See What HealthDay Can Do For You
Contact Us

Ozone Concentrations Linked to Fibroids in Black Women

Risk for uterine leiomyomata associated with ambient concentration of ozone, but not PM2.5 or NO2

uterus

FRDAY, May 14, 2021 (HealthDay News) -- Ozone (O3) concentrations are associated with an increased risk for uterine leiomyomata (UL) in Black women, according to a study published online May 13 in Human Reproduction.

Amelia K. Wesselink, Ph.D., from the Boston University School of Public Health, and colleagues conducted a study involving 21,998 premenopausal Black women residing in 56 U.S. metropolitan areas from 1997 to 2011 to examine the association between ambient concentrations of particulate matter <2.5 microns (PM2.5), nitrogen dioxide (NO2), and O3 with the risk for UL.

The researchers found that 28.4 percent of participants reported physician-diagnosed UL confirmed by ultrasound or surgery during 196,685 person-years of follow-up. There was no appreciable association seen for concentrations of PM2.5 (hazard ratio for a one-interquartile range [IQR] increase, 1.01; 95 percent confidence interval, 0.93 to 1.10) or NO2 (hazard ratio for a one-IQR increase, 1.05; 95 percent confidence interval, 0.95 to 1.16) with UL; however, O3 concentrations were associated with an increased risk for UL (hazard ratio for a one-IQR increase, 1.19; 95 percent confidence interval, 1.07 to 1.32). Among women aged younger than 35 years and parous women, the association was stronger (hazard ratios, 1.26 [95 percent confidence interval, 0.98 to 1.62] and 1.28 [95 percent confidence interval, 1.11 to 1.48], respectively).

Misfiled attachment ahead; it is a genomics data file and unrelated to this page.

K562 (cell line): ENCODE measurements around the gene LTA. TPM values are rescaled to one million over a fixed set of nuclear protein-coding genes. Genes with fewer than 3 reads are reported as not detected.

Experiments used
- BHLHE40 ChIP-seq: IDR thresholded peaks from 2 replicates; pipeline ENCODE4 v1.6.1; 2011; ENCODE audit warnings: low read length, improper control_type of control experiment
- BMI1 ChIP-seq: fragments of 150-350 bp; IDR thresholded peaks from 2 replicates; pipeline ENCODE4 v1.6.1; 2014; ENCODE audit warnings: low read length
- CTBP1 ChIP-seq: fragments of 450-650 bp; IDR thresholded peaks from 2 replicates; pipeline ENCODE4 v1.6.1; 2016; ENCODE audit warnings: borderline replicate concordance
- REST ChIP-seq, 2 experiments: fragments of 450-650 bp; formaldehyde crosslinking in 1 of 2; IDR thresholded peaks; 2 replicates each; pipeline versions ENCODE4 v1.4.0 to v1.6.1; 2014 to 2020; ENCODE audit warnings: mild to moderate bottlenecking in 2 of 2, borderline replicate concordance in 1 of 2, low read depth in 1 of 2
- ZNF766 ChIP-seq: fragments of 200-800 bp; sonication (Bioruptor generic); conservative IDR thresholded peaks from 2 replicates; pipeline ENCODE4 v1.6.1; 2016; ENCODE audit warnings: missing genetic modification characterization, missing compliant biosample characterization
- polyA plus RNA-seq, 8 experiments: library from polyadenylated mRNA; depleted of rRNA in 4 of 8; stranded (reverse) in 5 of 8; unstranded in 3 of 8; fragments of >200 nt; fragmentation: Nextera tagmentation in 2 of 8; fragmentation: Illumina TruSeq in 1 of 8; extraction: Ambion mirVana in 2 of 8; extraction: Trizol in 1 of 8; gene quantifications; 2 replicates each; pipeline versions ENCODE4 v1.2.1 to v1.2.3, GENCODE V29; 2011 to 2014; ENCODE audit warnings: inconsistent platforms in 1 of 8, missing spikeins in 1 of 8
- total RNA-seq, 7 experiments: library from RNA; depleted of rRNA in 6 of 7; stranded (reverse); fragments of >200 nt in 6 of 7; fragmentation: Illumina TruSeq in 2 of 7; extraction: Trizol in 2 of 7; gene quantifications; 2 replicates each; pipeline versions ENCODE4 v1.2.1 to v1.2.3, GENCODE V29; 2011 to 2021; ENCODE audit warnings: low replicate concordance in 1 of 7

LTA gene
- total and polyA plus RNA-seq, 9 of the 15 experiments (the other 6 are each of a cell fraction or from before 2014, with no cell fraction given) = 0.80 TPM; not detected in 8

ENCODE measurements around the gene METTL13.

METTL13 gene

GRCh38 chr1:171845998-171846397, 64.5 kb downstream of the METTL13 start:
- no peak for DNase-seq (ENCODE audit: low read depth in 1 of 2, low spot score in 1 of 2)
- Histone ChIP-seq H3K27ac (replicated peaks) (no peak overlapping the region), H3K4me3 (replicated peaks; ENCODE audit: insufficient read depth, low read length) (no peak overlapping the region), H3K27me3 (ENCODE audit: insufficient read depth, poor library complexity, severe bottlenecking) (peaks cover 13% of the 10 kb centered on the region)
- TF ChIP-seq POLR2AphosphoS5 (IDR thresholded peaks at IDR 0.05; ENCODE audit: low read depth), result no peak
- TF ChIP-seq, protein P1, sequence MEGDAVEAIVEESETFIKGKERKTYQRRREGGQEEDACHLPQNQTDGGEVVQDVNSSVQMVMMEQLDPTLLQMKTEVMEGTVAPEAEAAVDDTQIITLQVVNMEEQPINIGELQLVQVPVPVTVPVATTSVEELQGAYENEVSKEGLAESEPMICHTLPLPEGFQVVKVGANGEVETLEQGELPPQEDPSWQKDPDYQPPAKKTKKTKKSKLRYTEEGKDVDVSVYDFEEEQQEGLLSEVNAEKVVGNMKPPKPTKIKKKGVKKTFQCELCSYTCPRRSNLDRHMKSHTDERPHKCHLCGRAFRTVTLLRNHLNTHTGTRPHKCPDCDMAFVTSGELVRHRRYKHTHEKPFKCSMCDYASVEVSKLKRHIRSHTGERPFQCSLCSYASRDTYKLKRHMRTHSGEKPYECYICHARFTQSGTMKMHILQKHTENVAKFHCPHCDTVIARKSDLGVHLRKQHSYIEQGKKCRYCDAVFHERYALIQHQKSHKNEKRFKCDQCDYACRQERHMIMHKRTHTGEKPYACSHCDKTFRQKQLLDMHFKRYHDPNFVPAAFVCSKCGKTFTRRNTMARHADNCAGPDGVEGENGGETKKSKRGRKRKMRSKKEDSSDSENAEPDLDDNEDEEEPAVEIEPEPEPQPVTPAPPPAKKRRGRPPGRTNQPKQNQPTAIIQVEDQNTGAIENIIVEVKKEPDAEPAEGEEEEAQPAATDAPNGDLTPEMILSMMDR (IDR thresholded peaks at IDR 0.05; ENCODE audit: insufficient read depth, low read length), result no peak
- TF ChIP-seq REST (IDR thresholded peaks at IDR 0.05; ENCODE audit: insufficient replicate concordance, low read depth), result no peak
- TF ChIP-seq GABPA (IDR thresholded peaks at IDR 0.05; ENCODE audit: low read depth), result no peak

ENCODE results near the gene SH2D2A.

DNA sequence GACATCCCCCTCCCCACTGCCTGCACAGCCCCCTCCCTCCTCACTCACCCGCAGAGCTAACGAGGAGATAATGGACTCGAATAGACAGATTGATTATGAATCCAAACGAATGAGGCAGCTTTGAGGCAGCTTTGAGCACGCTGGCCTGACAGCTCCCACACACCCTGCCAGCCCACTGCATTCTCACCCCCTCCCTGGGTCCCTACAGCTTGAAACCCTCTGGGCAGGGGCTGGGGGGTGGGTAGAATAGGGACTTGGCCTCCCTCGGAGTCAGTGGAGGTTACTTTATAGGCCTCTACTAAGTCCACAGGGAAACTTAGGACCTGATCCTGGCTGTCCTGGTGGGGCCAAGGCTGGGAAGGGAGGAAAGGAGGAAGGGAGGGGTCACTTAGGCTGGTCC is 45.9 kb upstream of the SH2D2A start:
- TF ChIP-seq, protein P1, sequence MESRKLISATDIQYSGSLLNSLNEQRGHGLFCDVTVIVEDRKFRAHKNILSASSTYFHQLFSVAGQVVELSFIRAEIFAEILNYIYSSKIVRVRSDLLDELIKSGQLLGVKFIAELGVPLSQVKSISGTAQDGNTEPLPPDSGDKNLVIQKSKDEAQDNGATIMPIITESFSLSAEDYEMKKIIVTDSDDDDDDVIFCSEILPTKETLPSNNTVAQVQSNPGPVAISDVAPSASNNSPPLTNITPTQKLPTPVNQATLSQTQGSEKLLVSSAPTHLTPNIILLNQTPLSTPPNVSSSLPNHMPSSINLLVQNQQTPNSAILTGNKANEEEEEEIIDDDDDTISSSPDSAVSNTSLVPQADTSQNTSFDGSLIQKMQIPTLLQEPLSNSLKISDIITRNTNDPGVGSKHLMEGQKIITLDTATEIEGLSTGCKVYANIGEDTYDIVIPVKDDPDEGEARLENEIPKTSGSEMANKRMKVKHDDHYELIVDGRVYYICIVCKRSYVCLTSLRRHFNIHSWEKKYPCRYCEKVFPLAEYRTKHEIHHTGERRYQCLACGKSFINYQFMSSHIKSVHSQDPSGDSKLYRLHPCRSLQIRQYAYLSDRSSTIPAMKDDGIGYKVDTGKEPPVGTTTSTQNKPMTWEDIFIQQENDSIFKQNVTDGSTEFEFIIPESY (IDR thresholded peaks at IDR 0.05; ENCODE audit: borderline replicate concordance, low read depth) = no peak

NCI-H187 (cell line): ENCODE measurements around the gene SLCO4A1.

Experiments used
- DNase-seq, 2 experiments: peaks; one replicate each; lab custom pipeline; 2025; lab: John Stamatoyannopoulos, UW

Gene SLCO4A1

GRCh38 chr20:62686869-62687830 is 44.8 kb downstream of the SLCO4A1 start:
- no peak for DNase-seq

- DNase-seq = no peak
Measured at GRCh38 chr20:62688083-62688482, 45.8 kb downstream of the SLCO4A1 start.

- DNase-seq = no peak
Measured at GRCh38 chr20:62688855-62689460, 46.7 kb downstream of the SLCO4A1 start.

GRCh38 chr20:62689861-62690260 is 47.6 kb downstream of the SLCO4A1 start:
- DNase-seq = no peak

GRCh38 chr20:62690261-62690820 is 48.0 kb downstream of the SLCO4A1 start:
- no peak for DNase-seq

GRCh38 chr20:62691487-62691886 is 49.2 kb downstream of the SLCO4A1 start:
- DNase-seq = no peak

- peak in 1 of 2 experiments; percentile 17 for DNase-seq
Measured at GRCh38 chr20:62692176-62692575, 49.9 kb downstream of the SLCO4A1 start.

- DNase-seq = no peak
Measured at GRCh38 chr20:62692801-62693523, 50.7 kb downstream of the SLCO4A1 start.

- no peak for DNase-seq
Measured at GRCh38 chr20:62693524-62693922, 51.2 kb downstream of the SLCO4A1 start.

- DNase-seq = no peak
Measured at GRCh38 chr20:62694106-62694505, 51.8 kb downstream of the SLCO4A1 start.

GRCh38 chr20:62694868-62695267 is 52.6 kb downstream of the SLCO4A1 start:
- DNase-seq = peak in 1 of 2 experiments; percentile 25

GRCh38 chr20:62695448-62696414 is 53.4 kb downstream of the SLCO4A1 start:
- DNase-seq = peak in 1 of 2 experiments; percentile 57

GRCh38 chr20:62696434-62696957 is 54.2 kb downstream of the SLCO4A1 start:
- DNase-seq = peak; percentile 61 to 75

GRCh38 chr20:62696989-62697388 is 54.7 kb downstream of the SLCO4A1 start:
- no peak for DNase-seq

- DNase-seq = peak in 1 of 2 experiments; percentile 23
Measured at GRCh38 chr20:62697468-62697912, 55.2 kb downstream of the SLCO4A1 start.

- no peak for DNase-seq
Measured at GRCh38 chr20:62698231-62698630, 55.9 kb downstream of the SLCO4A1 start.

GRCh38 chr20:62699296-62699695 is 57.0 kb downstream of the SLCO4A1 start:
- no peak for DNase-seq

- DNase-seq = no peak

"There have now been three studies suggesting a link between air pollution and fibroids, but ours is the first to show this in Black women," Wesselink said in a statement. "Because Black women are inequitably exposed to air pollution, these findings have important implications for racial disparity in fibroids."

One author disclosed ties to the pharmaceutical and medical device industries.

Abstract/Full Text (subscription or payment may be required)

Physician's Briefing
undefined
undefinedundefined